I recently came across Traits in PHP and I’m trying to understand them. During my research I stumbled upon this Stack Overflow question: Traits vs. Interfaces. The accepted answer mentions the following:
An interface defines a set of methods that the implementing class must
When a trait is use’d the implementations of the methods come along
too–which doesn’t happen in an Interface.
So far so good but this sounds exactly like the difference between an interface and an abstract class to me. So this raises a follow-up question for me:
- What is the difference between a Trait and an Abstract Class in PHP?
I am aware that I can extend from only one abstract class and on the other hand use any amount of traits. But is this really the only difference? I still don’t completely understand traits and its use.
Traits allow you to share code between your classes without forcing you into a specific class hierarchy. Say you want all your classes to have the convenient utility method
foo($bar); without traits you have two choices:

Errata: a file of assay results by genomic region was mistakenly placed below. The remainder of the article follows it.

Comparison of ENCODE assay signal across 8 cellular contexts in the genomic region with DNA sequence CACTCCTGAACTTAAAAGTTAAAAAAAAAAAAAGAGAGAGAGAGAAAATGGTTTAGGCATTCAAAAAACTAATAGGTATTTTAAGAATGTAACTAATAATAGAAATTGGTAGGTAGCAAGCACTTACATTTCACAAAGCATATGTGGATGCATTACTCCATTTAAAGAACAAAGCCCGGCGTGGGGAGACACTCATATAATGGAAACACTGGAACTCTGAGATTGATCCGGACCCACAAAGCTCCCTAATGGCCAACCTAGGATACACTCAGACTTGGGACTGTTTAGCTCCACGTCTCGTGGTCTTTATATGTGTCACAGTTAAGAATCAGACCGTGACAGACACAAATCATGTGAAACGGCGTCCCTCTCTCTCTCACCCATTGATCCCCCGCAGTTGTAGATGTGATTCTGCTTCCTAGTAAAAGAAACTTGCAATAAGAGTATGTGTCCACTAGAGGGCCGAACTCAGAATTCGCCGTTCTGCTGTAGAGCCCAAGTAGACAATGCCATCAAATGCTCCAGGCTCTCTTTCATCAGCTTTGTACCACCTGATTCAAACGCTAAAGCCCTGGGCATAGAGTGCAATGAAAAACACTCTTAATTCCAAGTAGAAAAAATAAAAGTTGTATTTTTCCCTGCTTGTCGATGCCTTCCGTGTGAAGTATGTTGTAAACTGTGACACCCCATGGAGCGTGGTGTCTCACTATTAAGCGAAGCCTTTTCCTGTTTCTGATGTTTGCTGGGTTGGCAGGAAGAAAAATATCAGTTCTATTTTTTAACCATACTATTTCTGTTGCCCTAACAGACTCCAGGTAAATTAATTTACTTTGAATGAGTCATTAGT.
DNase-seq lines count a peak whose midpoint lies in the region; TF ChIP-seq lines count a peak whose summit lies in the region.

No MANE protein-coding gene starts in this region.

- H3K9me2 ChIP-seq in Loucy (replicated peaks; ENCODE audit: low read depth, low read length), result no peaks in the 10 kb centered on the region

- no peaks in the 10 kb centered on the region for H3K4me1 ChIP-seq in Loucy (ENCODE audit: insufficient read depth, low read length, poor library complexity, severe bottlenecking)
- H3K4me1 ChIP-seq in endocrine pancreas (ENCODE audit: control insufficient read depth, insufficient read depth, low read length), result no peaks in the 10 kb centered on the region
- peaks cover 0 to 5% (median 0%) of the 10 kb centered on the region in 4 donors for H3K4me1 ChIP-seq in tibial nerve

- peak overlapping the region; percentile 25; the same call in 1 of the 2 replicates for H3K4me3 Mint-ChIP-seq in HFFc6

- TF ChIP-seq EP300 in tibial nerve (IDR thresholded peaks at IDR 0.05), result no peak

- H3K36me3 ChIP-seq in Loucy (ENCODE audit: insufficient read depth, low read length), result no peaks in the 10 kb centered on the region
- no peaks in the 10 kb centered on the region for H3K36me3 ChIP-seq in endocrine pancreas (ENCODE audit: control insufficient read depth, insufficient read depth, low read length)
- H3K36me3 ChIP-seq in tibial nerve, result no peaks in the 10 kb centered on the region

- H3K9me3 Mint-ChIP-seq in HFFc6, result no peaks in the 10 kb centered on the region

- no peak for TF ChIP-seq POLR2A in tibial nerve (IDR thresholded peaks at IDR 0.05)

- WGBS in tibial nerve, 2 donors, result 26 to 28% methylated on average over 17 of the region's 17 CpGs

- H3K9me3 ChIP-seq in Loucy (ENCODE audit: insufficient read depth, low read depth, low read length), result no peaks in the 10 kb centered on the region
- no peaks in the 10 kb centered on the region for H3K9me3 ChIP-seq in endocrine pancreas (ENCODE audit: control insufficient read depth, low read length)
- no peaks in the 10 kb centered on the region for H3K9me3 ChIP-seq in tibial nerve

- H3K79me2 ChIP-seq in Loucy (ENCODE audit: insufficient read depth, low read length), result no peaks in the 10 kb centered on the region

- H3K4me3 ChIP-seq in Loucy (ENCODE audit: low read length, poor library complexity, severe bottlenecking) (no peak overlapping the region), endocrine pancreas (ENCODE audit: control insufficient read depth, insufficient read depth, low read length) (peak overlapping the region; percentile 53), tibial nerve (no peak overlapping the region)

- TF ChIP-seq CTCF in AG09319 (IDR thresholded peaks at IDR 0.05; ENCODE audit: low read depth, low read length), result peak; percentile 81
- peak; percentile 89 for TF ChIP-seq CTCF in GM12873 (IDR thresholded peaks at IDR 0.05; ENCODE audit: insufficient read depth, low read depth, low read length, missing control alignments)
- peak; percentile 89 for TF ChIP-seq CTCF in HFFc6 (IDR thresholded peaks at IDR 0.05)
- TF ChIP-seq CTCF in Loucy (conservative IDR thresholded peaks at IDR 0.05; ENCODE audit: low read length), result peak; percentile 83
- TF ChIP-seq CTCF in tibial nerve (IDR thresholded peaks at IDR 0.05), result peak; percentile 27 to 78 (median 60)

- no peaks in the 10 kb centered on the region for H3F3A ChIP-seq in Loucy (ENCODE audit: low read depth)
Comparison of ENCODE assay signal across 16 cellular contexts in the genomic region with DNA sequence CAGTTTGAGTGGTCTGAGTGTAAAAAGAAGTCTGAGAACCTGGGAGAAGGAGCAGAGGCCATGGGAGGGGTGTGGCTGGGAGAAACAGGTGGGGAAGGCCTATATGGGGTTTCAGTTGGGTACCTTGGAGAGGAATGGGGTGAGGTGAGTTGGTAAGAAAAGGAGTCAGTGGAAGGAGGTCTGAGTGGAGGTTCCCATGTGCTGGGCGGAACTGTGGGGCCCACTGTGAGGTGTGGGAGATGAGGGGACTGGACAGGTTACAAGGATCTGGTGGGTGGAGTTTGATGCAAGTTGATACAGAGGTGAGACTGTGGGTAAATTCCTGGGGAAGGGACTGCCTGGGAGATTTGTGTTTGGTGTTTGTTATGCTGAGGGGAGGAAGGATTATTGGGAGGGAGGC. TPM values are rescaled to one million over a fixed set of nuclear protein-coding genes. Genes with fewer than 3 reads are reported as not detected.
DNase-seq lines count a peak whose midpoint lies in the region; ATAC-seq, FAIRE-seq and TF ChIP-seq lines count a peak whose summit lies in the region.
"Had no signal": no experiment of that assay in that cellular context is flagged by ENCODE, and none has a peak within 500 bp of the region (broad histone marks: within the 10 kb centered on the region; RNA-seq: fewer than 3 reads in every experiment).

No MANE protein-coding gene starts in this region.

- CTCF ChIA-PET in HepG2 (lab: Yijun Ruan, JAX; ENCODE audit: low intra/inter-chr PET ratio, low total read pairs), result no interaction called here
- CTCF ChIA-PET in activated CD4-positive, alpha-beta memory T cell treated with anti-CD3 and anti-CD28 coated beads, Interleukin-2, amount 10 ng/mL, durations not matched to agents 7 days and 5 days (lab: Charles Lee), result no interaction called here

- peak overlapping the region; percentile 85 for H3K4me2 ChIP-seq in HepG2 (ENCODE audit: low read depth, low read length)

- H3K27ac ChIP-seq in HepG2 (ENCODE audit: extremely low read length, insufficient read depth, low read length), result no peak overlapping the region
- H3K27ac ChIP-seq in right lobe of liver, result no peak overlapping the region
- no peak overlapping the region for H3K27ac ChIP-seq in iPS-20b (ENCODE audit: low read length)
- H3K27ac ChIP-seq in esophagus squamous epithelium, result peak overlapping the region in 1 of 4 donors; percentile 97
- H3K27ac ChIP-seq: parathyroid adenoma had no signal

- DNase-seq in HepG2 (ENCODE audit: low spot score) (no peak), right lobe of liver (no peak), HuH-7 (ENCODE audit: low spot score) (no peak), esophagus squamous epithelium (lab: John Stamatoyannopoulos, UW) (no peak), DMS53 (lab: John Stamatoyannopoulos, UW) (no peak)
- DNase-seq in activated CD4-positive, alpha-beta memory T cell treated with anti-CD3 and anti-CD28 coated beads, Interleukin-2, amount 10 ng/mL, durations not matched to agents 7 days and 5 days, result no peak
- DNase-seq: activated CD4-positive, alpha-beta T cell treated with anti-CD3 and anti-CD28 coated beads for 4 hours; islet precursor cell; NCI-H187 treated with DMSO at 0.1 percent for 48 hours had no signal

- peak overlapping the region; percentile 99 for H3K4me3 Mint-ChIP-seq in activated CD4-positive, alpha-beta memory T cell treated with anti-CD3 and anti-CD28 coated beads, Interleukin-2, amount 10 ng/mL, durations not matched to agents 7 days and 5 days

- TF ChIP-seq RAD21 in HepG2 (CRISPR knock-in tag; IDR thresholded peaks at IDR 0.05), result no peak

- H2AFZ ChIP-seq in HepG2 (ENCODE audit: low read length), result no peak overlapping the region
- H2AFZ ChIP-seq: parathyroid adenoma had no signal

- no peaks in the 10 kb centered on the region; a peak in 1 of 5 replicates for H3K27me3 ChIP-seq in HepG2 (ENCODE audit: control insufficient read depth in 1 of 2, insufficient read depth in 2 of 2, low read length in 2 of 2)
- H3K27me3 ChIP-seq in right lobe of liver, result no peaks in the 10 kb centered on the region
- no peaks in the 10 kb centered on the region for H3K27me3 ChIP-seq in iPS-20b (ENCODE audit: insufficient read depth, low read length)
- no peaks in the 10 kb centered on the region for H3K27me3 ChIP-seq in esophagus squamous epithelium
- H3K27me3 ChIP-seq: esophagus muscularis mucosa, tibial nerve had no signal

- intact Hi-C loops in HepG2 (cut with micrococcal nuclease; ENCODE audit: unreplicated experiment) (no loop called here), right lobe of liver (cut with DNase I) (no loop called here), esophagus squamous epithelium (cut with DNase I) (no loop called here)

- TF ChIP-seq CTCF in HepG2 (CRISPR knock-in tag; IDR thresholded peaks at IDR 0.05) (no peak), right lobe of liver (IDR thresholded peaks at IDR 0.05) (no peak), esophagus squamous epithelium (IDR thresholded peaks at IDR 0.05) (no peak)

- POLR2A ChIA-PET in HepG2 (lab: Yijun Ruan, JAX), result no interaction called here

- implement it individually with code redundancy in each class
- inherit from a common (abstract) ancestor class
Both solution aren’t ideal, each with their different tradeoffs. Code redundancy is obviously undesirable, and inheriting from a common ancestor makes your class hierarchy design inflexible.
Traits solve this problem by letting you implement
foo($bar) in a trait which each class can “import” individually, while still allowing you to design your class hierarchy according to business logic requirements, not language necessities.
Not exactly… Let’s quote official documentation for this purpose:
A Trait is similar to a class, but only intended to group
functionality in a fine-grained and consistent way. It is not possible
to instantiate a Trait on its own. It is an addition to traditional
inheritance and enables horizontal composition of behavior; that is,
the application of class members without requiring inheritance.
So Traits are used for composition purposes to enable the class to perform some logic/behavior. If you’re inheriting from another/abstract class, it’s usually for purposes of polymorphism and you get a distinct inheritance/class hierarchy, which may or may not be desirable.
I think it all depends on the context, on the architecture and on what exactly are you trying to do.